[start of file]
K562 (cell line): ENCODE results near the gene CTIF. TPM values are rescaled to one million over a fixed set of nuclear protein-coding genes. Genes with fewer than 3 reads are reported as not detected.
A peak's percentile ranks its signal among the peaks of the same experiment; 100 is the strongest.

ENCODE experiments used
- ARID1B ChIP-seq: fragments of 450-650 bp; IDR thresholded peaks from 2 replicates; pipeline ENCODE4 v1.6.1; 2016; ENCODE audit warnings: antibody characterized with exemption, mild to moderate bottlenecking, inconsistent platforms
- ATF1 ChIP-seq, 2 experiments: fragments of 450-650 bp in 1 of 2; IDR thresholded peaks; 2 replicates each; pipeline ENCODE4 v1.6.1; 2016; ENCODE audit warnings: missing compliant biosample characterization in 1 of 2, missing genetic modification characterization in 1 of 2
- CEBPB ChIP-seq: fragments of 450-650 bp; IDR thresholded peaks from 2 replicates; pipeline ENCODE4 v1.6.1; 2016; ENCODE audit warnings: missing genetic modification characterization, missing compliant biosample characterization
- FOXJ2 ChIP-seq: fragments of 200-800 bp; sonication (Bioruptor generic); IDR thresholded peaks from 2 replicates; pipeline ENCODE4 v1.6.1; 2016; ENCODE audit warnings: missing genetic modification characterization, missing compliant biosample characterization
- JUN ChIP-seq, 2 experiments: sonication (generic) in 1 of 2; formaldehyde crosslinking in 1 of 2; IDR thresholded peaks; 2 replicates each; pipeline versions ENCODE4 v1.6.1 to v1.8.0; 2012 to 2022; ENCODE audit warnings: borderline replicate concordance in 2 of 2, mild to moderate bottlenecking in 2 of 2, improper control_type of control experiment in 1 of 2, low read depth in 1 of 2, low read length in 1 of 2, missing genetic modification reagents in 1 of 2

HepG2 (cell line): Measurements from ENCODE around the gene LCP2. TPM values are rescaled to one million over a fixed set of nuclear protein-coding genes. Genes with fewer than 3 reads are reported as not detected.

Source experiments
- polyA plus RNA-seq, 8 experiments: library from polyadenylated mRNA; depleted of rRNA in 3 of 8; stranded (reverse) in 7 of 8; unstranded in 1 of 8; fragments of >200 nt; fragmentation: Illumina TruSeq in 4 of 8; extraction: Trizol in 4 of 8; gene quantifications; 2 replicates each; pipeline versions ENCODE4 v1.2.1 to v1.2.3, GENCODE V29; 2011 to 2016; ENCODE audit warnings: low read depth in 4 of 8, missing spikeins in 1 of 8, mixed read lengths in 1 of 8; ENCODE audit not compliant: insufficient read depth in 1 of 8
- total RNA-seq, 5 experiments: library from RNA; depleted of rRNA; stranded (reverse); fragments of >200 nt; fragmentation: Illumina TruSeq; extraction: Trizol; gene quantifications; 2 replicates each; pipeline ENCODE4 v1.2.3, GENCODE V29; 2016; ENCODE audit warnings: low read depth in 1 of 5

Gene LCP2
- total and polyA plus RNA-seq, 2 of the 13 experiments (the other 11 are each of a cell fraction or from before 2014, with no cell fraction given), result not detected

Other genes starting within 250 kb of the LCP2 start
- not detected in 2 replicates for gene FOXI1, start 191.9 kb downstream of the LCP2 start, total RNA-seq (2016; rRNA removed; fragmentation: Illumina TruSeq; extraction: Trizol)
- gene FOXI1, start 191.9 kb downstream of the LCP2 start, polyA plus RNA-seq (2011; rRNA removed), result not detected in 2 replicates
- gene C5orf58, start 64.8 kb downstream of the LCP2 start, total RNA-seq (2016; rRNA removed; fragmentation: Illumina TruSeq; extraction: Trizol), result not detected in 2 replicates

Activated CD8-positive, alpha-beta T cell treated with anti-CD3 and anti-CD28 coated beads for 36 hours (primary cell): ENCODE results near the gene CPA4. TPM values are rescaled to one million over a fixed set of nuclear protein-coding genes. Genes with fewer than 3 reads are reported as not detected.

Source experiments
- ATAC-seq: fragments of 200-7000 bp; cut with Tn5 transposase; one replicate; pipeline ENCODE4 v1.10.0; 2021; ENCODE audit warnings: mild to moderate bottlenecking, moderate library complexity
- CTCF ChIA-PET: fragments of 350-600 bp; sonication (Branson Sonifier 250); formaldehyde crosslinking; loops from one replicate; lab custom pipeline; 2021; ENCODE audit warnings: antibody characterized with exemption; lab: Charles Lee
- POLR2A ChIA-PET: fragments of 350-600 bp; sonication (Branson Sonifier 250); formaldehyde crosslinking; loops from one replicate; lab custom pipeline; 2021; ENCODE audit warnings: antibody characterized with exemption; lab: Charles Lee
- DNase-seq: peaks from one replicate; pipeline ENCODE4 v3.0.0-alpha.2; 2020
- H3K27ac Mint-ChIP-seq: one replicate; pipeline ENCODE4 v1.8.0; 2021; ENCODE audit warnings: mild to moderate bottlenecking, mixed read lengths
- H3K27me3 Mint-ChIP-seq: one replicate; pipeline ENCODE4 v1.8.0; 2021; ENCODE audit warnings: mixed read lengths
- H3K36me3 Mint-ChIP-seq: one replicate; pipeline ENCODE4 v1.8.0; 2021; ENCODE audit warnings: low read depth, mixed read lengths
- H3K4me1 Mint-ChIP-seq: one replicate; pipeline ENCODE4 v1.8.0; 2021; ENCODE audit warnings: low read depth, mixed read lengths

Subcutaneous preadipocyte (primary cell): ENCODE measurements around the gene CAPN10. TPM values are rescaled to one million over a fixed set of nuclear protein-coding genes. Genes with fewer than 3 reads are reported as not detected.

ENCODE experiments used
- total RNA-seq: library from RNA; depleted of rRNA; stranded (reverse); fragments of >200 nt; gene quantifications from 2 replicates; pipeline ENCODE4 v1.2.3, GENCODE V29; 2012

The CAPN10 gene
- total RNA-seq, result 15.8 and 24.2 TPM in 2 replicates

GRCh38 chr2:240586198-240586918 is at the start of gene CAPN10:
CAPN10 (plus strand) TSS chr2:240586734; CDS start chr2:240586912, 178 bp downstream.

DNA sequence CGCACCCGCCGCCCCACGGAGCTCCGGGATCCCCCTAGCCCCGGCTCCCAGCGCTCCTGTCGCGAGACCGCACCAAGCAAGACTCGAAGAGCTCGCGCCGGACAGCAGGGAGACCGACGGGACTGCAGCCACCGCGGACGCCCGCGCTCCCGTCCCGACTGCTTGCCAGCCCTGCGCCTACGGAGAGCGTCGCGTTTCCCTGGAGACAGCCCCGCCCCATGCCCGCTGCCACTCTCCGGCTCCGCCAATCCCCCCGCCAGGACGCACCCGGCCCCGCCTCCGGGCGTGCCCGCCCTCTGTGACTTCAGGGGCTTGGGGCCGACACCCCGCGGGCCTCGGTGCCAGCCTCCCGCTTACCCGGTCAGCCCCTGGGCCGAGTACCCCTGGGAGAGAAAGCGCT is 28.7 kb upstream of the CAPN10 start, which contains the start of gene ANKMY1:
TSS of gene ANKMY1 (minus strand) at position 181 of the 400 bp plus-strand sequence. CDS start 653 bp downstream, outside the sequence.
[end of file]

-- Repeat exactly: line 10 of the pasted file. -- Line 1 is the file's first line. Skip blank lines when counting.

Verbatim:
Source experiments